This Cardboard Life: Why Patch Cards Should Be Seen as Works of Art
The year was 1987. I'd just come back from the local record store with a rad new purchase. I ran into my room and shut the door. I opened my closet and pulled out my prized possession. My acid washed denim jacket was about to get an upgrade!
My new purchase was a Metallica patch and it was beautiful.
I carefully spread out the jacket and placed the patch on the back. I reveled in its awesomeness. Metal was my business and business, my good people, was good! Then I realized I didn't know how to sew. Crud! I had to have my mom do it and that made me a little less metal.
Fast forward to present day and I am still enamored by patches, though now I refer to them as “sick," “prime," or, my personal favorite, “colossal." I still don't know how to sew but it doesn't matter because they're all over some of my favorite cards.
Patch cards come in many variations. They can be manufactured, event-worn or game-used and can include everything from logos to shields to sponsors like Nike, Adidas and Reebok.
Recently I posted an article about the fast-fading hobby interest in plain jersey cards, not only in value, but also in excitement. 2010-11 National Treasures Basketball is another example of this. A quick run through eBay tells a story. The rookie class represented in this set is good but that is not spectacular. The cards with an autograph are selling just fine but the cards with an auto and a patch are selling at amazingly high prices. They seem to average around $150, no matter who it is. Why, you may ask? Well, the multicolored patches on these cards are stunning. They are beautiful and unique, like a piece of fine art.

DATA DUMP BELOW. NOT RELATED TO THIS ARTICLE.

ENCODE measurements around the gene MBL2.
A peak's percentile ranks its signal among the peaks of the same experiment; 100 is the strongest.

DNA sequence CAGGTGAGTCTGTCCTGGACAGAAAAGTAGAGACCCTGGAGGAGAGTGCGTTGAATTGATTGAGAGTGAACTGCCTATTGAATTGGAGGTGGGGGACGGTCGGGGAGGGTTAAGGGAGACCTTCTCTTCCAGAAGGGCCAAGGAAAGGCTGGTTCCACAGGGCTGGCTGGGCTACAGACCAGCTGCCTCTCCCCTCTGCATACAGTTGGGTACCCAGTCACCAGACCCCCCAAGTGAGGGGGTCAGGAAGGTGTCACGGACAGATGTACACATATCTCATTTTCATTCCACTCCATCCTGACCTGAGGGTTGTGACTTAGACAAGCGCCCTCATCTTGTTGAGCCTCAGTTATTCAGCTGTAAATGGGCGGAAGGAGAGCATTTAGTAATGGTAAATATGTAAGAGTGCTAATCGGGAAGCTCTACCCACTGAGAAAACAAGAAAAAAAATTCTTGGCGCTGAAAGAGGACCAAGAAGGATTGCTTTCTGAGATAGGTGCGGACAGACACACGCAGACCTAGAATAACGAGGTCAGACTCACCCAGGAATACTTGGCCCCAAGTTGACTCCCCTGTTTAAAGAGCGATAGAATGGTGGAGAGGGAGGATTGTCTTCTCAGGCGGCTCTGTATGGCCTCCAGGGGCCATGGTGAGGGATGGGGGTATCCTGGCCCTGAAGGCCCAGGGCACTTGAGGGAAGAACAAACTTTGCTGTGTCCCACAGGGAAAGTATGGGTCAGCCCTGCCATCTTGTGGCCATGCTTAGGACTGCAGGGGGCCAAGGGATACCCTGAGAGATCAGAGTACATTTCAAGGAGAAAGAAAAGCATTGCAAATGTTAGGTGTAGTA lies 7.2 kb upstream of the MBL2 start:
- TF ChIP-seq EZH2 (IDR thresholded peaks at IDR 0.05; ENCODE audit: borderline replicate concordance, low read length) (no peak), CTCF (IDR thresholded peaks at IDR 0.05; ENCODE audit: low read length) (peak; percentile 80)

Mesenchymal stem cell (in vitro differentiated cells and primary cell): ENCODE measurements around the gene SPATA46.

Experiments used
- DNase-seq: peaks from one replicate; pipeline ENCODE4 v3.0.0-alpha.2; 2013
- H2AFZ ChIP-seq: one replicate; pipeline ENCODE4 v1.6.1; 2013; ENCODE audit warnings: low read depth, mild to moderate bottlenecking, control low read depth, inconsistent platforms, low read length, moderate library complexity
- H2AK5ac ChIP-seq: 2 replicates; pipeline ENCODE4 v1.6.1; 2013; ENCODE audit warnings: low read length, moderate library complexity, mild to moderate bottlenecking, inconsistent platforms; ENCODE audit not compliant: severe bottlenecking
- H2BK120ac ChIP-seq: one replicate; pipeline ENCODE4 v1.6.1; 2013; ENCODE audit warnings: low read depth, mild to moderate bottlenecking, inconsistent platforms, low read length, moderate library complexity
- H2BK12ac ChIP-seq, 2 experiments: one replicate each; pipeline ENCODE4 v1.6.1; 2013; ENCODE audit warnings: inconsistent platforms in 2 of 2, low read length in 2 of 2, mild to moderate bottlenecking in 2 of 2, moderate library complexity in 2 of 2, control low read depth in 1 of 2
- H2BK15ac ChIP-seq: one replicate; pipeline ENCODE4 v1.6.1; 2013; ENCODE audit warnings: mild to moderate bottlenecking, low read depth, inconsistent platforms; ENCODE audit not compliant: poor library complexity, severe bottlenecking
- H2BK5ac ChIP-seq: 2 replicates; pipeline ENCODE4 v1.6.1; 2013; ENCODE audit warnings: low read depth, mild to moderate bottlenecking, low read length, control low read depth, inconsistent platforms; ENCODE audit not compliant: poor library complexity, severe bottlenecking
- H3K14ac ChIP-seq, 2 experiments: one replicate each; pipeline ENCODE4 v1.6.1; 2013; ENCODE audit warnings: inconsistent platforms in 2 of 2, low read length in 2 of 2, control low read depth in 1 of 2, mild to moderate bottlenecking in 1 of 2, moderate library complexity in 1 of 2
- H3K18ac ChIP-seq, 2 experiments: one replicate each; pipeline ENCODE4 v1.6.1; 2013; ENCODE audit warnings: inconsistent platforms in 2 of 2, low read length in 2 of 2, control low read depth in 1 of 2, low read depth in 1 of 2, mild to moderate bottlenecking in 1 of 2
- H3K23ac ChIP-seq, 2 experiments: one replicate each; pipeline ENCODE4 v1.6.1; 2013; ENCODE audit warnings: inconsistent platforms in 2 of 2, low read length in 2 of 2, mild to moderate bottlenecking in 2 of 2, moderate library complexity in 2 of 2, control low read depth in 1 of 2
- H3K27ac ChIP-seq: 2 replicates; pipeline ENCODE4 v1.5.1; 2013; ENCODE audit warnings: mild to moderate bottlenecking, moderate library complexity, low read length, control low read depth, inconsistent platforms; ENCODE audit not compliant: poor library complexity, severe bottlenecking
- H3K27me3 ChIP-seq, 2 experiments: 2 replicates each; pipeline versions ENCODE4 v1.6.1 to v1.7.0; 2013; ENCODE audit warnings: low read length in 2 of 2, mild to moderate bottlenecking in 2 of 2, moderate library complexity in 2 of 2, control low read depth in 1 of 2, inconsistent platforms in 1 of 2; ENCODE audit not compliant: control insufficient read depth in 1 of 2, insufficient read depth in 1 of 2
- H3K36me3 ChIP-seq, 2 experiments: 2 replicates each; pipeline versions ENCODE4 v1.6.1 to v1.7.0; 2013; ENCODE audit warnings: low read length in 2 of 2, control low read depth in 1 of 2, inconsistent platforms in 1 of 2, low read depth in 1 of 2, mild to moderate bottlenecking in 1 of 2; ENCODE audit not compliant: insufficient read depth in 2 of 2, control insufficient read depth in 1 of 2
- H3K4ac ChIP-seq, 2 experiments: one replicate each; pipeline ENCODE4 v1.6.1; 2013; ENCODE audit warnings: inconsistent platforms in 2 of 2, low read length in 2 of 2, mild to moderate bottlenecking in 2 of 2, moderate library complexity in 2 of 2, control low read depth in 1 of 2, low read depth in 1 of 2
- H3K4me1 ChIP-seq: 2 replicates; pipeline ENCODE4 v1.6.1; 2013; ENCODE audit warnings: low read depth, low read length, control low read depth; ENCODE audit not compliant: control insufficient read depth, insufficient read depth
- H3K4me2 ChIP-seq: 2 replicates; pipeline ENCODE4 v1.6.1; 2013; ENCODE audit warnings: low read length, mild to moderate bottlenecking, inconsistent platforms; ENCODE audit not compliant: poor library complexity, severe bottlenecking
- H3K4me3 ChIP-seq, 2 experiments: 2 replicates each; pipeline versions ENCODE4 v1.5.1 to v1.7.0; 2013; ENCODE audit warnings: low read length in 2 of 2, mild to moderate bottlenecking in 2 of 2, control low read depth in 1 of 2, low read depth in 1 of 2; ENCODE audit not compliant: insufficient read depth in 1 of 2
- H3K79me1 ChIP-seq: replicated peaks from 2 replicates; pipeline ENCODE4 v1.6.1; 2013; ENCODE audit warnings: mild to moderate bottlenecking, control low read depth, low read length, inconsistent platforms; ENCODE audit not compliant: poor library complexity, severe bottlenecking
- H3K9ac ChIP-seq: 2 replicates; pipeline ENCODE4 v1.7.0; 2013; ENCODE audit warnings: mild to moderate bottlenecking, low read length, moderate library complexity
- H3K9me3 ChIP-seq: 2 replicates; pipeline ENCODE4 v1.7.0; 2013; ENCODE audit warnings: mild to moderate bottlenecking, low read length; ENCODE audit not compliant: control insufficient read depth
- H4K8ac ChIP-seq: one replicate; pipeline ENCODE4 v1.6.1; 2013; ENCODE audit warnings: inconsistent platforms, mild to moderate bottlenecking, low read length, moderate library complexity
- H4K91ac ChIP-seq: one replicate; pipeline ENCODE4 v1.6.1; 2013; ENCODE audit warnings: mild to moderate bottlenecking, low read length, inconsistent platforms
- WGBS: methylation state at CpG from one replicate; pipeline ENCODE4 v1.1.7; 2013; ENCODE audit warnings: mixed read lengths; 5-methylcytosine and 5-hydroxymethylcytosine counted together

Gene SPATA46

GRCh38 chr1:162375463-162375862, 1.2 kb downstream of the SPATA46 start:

I saw recently that a 2010 National Treasures Football Sam Bradford autographed patch card went for over $2000! Now I get the stature of Bradford in our collecting world, but when I saw the card I realized the true value wasn't in Sam's autograph. It was indeed the patch, a huge piece of the “Rams" head. Wow! The card was numbered to 99, but it truly was one-of-a-kind.
I now find myself carefully critiquing any card with a patch on it. It's no longer about the number of colors that are represented or if there's stitching. It's about the patch that creates a uniqueness and represents character. I hear all the time that “short prints" are killing the hobby, so when it comes to the patch card, I no longer pay attention to that gold-foiled numbered stamped on the back. Because the patches are already unique, serial numbering these cards is, in a lot of ways, irrelevant. I want creativity, not a number, and the closest I have found is the patch.